As seen on FS Wisconsin:
On Chris Narveson:
Yeah, I thought it was well pitched on both sides. Narveson looked really good. Spotted his fastball well, his curveball was good, we kind of gave them that run in the first inning I thought, we had a chance to turn the double play there and not have them score, but I thought Narvy threw a great game.
When asked when Narveson started unraveling:
Um, I don't know. You say unraveling, but...the walk hurt, Zobrist got a changeup up in the zone, and that's basically when Narvy goes bad you start seeing pitches up in the zone.
When asked how many times he's seen a call like the one in the sixth on Nyjer Morgan:
I've seen it. It's usually when a guy hangs over the plate and he's sticking his elbow out over it. You guys had a guy here, (Jason) Kendall, that used to do it all the time.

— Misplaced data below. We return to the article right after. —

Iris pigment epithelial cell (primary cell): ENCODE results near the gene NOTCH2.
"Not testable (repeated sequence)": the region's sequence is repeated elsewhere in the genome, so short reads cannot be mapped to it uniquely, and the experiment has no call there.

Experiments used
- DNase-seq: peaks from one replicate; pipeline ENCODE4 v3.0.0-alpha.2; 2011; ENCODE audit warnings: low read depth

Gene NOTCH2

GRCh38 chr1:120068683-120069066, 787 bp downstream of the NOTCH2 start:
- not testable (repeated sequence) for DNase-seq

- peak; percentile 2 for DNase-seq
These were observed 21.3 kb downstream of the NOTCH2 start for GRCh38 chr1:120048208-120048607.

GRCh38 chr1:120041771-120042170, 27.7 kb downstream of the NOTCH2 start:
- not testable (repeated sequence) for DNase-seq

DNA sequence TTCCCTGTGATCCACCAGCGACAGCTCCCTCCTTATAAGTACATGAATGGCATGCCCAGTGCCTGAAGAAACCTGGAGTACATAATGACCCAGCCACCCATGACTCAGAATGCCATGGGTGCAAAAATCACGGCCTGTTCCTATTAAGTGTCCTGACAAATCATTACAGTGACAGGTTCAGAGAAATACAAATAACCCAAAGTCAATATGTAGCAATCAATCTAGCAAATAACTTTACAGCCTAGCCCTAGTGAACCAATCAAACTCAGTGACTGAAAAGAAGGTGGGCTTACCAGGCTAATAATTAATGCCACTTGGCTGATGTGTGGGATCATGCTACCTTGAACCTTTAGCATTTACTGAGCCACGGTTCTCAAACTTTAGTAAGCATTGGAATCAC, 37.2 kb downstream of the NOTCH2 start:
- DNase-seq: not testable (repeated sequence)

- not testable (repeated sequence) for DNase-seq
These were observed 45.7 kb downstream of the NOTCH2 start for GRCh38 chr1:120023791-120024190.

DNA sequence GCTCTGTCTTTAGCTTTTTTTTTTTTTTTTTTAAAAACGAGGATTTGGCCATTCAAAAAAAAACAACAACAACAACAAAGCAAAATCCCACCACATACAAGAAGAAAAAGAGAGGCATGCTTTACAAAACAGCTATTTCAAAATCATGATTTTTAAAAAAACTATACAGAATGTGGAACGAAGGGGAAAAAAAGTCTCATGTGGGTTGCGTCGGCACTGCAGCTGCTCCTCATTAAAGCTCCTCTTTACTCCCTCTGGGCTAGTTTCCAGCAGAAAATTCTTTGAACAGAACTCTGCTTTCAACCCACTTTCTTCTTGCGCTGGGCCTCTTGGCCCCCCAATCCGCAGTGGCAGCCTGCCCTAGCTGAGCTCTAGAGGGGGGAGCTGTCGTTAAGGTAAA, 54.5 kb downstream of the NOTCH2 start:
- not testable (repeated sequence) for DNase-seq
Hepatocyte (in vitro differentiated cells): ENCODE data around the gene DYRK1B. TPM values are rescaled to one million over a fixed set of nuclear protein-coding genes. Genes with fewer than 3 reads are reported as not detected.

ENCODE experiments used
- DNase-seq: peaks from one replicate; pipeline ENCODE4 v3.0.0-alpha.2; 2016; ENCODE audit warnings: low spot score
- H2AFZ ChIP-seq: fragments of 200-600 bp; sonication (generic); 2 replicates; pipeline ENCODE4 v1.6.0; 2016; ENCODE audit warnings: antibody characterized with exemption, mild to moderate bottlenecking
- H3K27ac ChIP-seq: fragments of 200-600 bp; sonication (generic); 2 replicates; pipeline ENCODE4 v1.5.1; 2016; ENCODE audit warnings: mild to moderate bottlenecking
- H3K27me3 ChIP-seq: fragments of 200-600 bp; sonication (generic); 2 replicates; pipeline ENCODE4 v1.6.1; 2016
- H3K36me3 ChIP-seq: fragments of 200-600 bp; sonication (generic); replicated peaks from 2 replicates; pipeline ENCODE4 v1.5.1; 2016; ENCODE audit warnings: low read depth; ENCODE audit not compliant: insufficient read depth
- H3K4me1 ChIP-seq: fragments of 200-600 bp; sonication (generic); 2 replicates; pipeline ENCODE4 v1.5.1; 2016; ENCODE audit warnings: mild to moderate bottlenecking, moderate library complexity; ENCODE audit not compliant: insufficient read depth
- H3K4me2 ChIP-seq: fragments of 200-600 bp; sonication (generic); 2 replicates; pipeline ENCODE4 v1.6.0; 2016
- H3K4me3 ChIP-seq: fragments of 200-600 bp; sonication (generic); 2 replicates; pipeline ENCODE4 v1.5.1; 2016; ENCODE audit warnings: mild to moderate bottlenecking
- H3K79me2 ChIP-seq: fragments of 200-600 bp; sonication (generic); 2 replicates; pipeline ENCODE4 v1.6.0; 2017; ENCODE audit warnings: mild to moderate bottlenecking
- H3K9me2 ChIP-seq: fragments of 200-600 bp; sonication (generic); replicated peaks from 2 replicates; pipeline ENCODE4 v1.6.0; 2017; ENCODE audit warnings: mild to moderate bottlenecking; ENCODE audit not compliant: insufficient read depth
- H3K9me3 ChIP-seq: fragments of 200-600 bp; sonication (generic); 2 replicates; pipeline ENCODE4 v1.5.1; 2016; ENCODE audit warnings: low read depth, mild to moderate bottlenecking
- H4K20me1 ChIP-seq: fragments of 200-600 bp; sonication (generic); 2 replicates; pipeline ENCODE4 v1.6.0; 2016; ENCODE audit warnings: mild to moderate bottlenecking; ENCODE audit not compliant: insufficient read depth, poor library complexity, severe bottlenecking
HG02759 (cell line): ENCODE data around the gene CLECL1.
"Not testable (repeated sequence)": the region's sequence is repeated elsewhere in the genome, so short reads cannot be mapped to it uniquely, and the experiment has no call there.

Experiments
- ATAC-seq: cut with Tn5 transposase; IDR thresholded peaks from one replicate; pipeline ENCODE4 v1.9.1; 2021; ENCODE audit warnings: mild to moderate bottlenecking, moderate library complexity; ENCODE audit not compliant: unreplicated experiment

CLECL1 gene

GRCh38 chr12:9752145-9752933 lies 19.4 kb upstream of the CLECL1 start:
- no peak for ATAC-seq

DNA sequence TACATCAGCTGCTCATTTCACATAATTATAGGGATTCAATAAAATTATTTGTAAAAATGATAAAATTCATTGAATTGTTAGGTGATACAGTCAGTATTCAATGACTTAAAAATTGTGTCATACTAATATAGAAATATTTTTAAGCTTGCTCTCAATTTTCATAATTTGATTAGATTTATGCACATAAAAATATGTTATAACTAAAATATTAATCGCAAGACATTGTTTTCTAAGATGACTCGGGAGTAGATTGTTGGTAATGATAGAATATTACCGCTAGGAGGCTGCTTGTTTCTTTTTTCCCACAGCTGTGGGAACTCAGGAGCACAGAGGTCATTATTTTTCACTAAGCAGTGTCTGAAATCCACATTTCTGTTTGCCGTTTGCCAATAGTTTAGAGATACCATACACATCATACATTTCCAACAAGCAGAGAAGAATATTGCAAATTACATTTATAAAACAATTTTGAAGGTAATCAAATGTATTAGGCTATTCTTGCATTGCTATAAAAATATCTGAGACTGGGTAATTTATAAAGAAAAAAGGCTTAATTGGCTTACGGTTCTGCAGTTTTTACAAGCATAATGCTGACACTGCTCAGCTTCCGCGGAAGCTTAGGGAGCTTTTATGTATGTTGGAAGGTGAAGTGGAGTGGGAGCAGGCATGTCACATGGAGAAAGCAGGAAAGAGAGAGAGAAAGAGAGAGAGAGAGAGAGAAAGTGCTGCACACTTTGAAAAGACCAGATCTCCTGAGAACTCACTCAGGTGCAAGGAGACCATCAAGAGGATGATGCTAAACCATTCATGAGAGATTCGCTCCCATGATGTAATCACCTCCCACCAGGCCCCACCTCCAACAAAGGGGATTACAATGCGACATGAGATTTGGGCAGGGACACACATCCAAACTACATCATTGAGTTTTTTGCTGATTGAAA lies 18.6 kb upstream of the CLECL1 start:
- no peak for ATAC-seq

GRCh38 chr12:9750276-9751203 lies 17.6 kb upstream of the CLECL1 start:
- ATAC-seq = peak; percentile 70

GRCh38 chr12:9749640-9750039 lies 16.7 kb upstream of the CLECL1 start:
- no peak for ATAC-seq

Did he think Morgan was guilty of that?
No, I saw the replay, no.
When asked what home plate ump Bob Davidson said:
He said that he threw his elbow out into the pitch.
When asked if he thought a high and tight pitch to Prince Fielder later in the inning was related:
Oh no, that ball just gets away. You've got to pitch Prince inside and the ball just got away from him.
On Fielder's patience:
Well I think that's why he's hitting over .300. I think that's why he's doing a lot of good things because if he starts chasing out of the zone, everybody has advance scouts that look at these guys and if he's chasing out of the zone then that's what you tell your team. 'When you go in to play them, expand out of the zone, he'll chase it and he'll get himself out.' But when you don't do that, the reports you get are 'if you want to get him out you'd better throw the ball over the plate.' And when they've been throwing it over the plate Prince has been hitting, most of the mistakes he's been hitting well. So it goes hand-in-hand with your approach and I know you think if a guy walks more often that his numbers are going to be lower but I believe it's the opposite. I think his numbers will be higher, in everything. Home runs, RBIs, everything.